Monday, February 18, 2008

Indonesian Animals

Unique Habitat


The magnitude of diversity in lowland rain forests across Southeast Asia is phenomenal, providing unique animal species with unique habitats. A multitude of both plant and animal species in the region is matchless in form and color. These astonishing features convinced a Western biologist. Alfred Russel Wallace, to draw an imaginary between the oriental and Australian Worlds of Plants and animals. The forest of Sumatra and Kalimantan, on the west of Wallace's line, contain Asian features, and are dominated by trees of the Dipterocarpaceae family. But forests in Maluku and west Irian (and Papua New Guinea), on the eastern part of Wallace's Line, exhibit Australian characteristics where Eucalyptus and Casuarina are dominant. Sulawesi, however, is extremely unique as it processes both Asian and Australian characters.


Uniqueness in forest features is associated with uniqueness in animal species. For example, the elephant, the largest herbivore in the region, can only be found in Sumatra (at one time it also occurred in Java). Other fascinating animals from the western region of Wallace's are rhinoceroses (Elephas maximus and Dicerorhinus sumatrensis), tigers (Panthera tigris), orang utan (Pongo pygmaeus), and tapir (Tapirus indicus). Tigers are reckoned to be restricted to Sumatra, as the Javanese tigers (Panthera tigris sondaica) have already become extinct. Orang utan is the most celebrated representative of the Indonesian animals kingdom, and can only be found in Sumatra and Kalimantan. The Tapir is a rare species in Sumatran rain forests, and is distinguished by its trunk-like snout but is hardly seen in the forests because of its black and white camouflage. The beautiful peafowl (Pavo miticus), the magnificent great argus (Argusianus argus), the talkative hill myna (Graculla religiosa), and the endemic Javan hawk-eagle (Spizaetus bartels) are only a few of fascinating Asian birds.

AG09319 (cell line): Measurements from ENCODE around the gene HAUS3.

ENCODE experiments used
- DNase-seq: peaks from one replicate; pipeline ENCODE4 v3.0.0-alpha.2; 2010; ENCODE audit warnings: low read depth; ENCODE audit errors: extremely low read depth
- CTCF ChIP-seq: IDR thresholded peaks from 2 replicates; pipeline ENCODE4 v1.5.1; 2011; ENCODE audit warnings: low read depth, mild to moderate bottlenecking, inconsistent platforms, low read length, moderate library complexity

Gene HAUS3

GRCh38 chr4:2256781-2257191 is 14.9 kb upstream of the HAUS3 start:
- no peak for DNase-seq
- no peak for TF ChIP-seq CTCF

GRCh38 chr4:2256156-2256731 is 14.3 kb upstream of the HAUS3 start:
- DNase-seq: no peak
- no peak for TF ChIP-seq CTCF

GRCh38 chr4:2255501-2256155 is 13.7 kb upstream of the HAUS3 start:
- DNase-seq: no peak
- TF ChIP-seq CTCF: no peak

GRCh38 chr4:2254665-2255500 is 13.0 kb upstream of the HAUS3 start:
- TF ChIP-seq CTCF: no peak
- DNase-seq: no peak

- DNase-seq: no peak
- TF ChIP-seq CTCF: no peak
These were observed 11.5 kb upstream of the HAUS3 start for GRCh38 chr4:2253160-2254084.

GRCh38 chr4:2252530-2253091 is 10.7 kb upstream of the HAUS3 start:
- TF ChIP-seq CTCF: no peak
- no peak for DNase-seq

The Eastern region of Wallace's line is home to a different array of magnificent birds, marsupials and reptiles. Cuscus and tree kangaroos are typical of the Australian continent. Another very celebrated animal is the Komodo monitor which inhabits the island of Komodo. Padar and Rinca, in the Lesser Sundas. A few, amongst numerous, unique birds are: bird of paradise and bower birds, an ostrich-like cassowary, hundreds of parrot and cockatoo species, and the crowned pigeon (the largest pigeon in the region), which inhabit the lowland forests of west Irian, Maluku and its adjecent islands.

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